But to do so in marriage, where the dharma is to connect in every manner, such presentations are counterproductive. Ultimately, it is required to stand before the spouse – shorn of all these smoke and mirrors, warts and all.
If that is a challenge, even greater one is to ’embrace’ the spouse standing thus shorn of all disguises and defense mechanism, warts and all. And it is not merely avoiding judgement or ignoring aspects or merely accepting – but a proactive embrace, knowing everything about them. Parasara Bhatta in his Thanniyan-Single on Sri, Godha Devi, says of her,
“SvOchchishtAyAm sraji nigaLitham yA balAthkruthya bhungkthE
She who of her own will and desire, proactively embraced Sri Ranganatha – Vishnu”
(If Audrey Truschke read that Thanniyan, she would say Vishnu has a case of #MeToo)
So marriage which thus creates an ethos to embrace the spouse in such a manner, is a precursor, for us to embrace the Atman, shorn of all its Maya-Mechanisms.
That is the Sahadharma part of married life.
Then we also have Rna – a commitment to life itself, which is to sustain and propagate.
To quote Sheldon Cooper from Big Bang Theory,
“We have to take in nourishment, expel waste and breathe in enough oxygen to keep our cells from dying. Everything else is purely optional”
Quite true, yet we do other things, and those we do is to supply purpose to life. Social constructs, family, relationships, culture, civilization, religion, philosophy etc. And why?
Because, life evolves like a great wave travelling through time, as entities are created and destroyed. And the thing we attempt, while we are here is, to give some shape and purpose to the wave. The propagation of the wave is not merely biological, it is also propagating the “Seeking of Purpose”. Everything humanity has built arts, science, technology etc. are only in service of that propagations – biological and cultural seeking.
And to do that, we must take from the generations preceding us and give to generations succeeding us.
Those things, they can’t be just facts and data, but insights and experiences – Qualia. This we do by forming many project teams – Nationality, ethnicity, linguistic groups, religious groups, communities and above all – ‘Family’, for no one person can transmit the entire experience. While we are doing transmitting this like a wave transmitting the movement, we also impact/contribute to that transmission.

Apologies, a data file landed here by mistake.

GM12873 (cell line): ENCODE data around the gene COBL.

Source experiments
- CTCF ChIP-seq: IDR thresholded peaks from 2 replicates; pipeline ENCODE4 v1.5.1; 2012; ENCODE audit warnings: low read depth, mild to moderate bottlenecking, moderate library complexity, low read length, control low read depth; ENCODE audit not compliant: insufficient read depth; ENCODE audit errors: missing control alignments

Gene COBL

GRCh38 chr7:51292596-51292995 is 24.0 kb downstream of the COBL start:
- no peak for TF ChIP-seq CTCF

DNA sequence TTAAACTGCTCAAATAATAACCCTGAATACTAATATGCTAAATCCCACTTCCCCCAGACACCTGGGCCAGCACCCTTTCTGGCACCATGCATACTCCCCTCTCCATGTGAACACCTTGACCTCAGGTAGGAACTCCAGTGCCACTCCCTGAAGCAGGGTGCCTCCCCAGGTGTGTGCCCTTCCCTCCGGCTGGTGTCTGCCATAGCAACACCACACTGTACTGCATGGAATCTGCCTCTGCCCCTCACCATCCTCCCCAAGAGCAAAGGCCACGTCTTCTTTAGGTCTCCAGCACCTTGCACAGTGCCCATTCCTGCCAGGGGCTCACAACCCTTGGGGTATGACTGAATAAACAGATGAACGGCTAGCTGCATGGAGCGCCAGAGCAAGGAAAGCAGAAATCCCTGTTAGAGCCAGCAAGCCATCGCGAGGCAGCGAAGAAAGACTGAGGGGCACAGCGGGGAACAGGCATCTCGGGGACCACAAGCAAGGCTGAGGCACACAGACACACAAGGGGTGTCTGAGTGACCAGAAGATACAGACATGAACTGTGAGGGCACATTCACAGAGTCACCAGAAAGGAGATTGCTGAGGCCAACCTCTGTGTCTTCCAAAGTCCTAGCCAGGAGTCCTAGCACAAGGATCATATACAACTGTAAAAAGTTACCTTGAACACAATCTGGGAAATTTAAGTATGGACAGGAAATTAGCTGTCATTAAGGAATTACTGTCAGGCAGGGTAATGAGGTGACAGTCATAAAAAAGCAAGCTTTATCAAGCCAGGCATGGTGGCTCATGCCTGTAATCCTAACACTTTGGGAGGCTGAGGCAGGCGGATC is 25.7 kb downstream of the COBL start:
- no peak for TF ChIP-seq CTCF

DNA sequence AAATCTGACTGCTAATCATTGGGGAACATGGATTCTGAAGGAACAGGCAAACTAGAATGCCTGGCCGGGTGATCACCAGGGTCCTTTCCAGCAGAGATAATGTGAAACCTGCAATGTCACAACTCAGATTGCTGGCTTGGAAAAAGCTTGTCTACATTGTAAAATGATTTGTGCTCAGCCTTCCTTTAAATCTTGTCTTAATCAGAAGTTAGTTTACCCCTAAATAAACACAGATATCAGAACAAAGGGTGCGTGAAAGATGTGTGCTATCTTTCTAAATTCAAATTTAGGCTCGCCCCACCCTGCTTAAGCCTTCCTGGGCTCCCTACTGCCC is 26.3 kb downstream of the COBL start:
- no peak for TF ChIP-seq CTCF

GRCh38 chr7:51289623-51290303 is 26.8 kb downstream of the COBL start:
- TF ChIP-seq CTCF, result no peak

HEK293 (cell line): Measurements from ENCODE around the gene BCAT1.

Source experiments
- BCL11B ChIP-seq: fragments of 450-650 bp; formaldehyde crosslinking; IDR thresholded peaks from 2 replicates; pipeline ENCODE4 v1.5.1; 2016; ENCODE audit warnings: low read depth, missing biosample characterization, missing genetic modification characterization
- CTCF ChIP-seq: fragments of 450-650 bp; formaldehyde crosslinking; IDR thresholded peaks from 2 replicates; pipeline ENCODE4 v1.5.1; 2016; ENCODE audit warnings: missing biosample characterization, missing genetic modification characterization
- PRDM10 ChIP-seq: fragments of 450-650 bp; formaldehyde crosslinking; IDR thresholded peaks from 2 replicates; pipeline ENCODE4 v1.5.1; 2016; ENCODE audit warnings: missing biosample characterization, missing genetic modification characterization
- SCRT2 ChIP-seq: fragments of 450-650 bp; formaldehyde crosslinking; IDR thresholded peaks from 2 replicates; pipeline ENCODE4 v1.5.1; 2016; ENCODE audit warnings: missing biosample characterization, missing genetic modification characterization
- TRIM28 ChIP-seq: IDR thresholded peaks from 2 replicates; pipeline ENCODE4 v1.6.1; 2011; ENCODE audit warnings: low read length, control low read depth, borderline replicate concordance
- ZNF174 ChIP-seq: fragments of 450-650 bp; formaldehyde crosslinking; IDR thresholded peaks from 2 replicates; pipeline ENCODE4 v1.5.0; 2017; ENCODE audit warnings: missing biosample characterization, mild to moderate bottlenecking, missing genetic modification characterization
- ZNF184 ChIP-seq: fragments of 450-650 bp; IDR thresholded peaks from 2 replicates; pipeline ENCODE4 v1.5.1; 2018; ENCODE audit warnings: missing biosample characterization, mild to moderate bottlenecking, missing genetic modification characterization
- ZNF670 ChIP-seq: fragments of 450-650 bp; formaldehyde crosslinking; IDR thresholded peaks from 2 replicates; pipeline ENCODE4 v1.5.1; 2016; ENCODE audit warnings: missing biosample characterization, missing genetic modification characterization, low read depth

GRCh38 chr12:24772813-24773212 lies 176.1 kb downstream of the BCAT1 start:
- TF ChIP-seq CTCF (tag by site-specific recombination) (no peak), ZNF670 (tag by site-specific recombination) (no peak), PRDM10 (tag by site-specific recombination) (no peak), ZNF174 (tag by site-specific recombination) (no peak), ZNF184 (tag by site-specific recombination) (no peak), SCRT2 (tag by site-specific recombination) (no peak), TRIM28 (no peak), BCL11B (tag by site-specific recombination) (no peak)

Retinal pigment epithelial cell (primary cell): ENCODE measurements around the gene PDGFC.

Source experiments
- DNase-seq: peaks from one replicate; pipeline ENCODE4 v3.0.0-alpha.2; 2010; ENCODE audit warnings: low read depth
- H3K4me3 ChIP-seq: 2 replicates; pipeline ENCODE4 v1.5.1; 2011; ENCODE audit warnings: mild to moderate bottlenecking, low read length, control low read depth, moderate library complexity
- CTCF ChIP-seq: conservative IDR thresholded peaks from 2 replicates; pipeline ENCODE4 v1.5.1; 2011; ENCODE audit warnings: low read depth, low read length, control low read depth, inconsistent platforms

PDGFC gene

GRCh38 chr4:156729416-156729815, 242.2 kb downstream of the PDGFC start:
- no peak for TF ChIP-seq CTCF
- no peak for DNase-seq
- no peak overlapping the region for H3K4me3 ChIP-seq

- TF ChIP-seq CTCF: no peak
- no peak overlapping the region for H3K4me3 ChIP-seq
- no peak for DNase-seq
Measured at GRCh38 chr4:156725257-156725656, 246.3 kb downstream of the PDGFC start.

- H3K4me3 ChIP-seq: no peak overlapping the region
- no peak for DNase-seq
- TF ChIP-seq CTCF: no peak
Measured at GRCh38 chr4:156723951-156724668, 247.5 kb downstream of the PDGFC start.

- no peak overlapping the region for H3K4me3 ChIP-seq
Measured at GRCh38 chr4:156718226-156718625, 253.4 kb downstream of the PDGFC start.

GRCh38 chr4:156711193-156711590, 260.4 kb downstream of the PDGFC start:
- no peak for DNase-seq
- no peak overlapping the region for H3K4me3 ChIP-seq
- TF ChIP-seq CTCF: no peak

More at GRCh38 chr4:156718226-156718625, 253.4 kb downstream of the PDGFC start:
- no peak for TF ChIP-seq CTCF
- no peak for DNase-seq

So that propagation is both a biological and cultural imperative. Not just praja, but supraja.
Or to quote from American Television Drama, “This is the way the world changes: good people raising their children right – Grey’s Anatomy“.
There are many things we can achieve as individuals, but if our children grow up to be accomplished and virtuous, rooted in their culture, then that is the best of achievements. Vyasa has great accomplishments, comes from a great lineage – Vashista, Shakthi, Parasara, yet his greatness is complete only because he was Sukhabrahma’s father.
Sambhoga and Sahadharma, resulting in Supraja, would be the ideal.
It is not that for married couples, life is limited to rearing supraja, but nowadays, there is this inconsiderate trumpeting of individualism to the neglect of everything else, which is deplorable. When it comes to Grihastashrama – Supraja is an imperative, that is often taken for granted or underrated, these days.
The individual is not reduced or restricted by being a part of a greater entity. If they are in harmony, their melody is amplified. That is where Sahadharma and Supraja matter – harmony and amplification.
All these are concepts, how is a person supposed to internalize and live according to them. That is the challenge.
The Shastras are there as a guide, including the Kamasutra for Rati. But as mentioned we could learn from the role models in the society and in the family, who have lived as per values of the Shastras.
They who have faced the challenges of conflicting priorities in their lifetimes, yet have made it possible for us to be here today.